The Florida Department of Education has rejected more than 50 math textbooks for the next school year for not meeting its curriculum standards or containing prohibited topics, including what the state claims is critical race theory.
However, they’ve left many in the dark who are eager to learn exactly how math books fit into the critical race theory war.
The department has removed 41 percent of the 132 math textbooks on the list for K-12 schools, the FDOE announced on Friday. It reflects the most rejections in Florida’s history.
Officials said 42 of the books include the “unsolicited addition” of Social Emotional Learning (SEL) and critical race theory. Fourteen of those also follow the Common Core teaching standards instead of the state’s new Benchmarks for Excellent Student Thinking (B.E.S.T.) Standards.
Officials said a dozen other books just did not align with the B.E.S.T. Standards.
“It seems that some publishers attempted to slap a coat of paint on an old house built on the foundation of Common Core, and indoctrinating concepts like race essentialism, especially, bizarrely, for elementary school students,” Gov. Ron DeSantis said in an April 15 statement.
Although the FDOE included the books that made the adoption list, it has not provided the names of the books that were rejected or examples of the content.
However, state Rep. Anna V. Eskamani said the FDOE sent her a list of all the publishers who applied, which she made public on Twitter on Monday.
The textbooks are reviewed by subject every five years and the materials must meet the curriculum standards.
Florida eliminated the Common Core standards in February 2020. According to Florida Commissioner of Education Richard Corcoran, Common Core focuses on strategies and logic in finding the answers, while the new math curriculum focuses on whole number arithmetic and getting the correct answer.
According to Collaborative for Academic, Social, and Emotional Learning, SEL helps students “apply the knowledge, skills, and attitudes to develop healthy identities, manage emotions and achieve personal and collective goals, feel and show empathy for others.”
Education Week described the widely misunderstood concept last year: Critical race theory is an academic concept that is more than 40 years old. The core idea is that race is a social construct, and that racism is not merely the product of individual bias or prejudice, but also something embedded in legal systems and policies.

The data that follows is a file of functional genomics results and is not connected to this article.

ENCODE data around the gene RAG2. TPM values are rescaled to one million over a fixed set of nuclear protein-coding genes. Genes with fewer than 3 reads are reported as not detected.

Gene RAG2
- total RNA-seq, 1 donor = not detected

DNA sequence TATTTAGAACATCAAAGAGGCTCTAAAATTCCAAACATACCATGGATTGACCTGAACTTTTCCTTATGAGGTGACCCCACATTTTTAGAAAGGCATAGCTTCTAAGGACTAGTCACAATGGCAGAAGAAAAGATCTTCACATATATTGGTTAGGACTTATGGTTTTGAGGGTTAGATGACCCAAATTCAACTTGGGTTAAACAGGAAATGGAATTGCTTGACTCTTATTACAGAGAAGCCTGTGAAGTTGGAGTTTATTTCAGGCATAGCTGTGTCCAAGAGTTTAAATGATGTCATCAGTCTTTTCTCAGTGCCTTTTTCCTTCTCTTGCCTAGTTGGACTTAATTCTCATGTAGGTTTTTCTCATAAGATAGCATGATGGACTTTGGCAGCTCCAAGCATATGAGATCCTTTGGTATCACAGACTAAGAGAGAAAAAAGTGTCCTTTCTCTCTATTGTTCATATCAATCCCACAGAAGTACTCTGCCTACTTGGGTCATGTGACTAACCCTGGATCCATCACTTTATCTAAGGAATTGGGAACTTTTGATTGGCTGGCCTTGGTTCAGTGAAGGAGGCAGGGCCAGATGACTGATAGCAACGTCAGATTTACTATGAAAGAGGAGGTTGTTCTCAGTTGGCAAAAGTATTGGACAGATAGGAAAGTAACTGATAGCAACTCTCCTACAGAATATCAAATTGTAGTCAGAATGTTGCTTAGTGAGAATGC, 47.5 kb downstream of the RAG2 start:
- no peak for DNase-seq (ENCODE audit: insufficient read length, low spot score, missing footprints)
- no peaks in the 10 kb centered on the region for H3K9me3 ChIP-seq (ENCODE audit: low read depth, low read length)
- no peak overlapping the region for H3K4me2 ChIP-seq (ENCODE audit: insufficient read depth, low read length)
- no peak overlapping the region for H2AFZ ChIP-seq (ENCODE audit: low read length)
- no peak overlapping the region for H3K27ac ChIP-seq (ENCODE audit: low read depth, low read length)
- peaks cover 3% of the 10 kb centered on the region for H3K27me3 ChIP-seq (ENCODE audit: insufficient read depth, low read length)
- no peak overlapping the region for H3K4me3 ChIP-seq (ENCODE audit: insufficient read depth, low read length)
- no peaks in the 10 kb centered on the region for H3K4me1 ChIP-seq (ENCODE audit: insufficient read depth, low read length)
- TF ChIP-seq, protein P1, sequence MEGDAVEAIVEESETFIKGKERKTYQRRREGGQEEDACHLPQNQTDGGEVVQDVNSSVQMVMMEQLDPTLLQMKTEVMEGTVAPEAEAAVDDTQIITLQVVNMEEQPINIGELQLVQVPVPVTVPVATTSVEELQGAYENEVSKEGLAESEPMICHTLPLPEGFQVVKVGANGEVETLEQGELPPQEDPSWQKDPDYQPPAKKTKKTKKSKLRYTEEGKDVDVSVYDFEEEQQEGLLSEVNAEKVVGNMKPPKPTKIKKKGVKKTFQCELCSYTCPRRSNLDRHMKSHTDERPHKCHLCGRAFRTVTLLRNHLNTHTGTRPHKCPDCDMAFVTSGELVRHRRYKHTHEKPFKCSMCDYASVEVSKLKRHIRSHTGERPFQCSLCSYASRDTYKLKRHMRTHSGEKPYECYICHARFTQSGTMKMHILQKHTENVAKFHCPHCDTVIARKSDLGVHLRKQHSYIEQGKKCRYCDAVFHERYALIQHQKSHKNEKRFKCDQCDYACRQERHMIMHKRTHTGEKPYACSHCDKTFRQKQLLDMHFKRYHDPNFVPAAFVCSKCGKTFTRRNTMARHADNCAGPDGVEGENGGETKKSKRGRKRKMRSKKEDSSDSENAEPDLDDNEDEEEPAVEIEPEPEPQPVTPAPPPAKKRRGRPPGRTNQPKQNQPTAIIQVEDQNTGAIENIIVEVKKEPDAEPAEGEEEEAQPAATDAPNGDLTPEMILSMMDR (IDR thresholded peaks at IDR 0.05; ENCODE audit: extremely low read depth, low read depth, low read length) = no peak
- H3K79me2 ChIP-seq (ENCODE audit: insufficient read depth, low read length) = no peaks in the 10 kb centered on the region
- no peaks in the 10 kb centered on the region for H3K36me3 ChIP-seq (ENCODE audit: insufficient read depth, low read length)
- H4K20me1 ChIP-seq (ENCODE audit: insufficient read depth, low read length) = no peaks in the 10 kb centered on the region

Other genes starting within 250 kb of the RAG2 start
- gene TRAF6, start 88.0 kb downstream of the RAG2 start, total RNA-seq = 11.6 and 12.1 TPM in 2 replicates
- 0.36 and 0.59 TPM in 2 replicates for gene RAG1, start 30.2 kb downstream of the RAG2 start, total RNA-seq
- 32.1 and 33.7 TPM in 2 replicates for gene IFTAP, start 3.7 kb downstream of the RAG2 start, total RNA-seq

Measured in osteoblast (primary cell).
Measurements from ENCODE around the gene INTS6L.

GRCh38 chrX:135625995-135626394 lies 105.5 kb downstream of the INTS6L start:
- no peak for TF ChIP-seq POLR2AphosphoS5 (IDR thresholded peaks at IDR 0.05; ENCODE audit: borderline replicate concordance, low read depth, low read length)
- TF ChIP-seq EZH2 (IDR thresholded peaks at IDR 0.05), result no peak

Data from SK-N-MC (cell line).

The basic tenets of critical race theory, or CRT, emerged out of a framework for legal analysis in the late 1970s and early 1980s created by legal scholars Derrick Bell, Kimberlé Crenshaw, and Richard Delgado, among others.
Progressive lawmakers in Florida and elsewhere point out that the graduate school-level concept of CRT is not being taught in K-12 schools but rather it is the latest culture war issue conservatives are using to energize their base.
Since last January, Republicans in 41 states have moved to restrict critical race theory “indoctrination” in schools or censor how race and discrimination is being taught.
The Florida State Board of Education voted to ban critical race from theory being taught in state schools in June 2021. The Florida Legislature also approved the DeSantis-backed “Stop WOKE Act,” which would ban critical race theory concepts by law in K-12 schools when DeSantis signs it.
Some state Democrats, who are outnumbered in the Legislature, voiced their opposition to the department’s decision on Friday.
“@EducationFL just announced they’re banning dozens of math textbooks they claim “indoctrinate” students with CRT. They won’t tell us what they are or what they say b/c it’s a lie,” House Rep. Carlos G. Smith said.
“#DeSantis has turned our classrooms into political battlefields and this is just the beginning.”
One example provided by DeSantis’ spokesperson Christina Pushaw highlights a math lesson from a public school in Missouri that included questions about Maya Angelou’s past. Including questions about abuse and prostitution.
Rep. Smith wasn’t buying, it. Calling the example an attempt to deflect in a tweet.
“[DeSantis] had three days to provide basic info on the 54 math books he banned from schools for allegedly ‘indoctrinating’ kids with CRT. The best his propaganda machine could do was deflect to a Missouri district that apologized for a homework assignment they didn’t approve.”
The FDOE is currently accepting bids from publishers for social studies textbooks, which are up for review next in the state.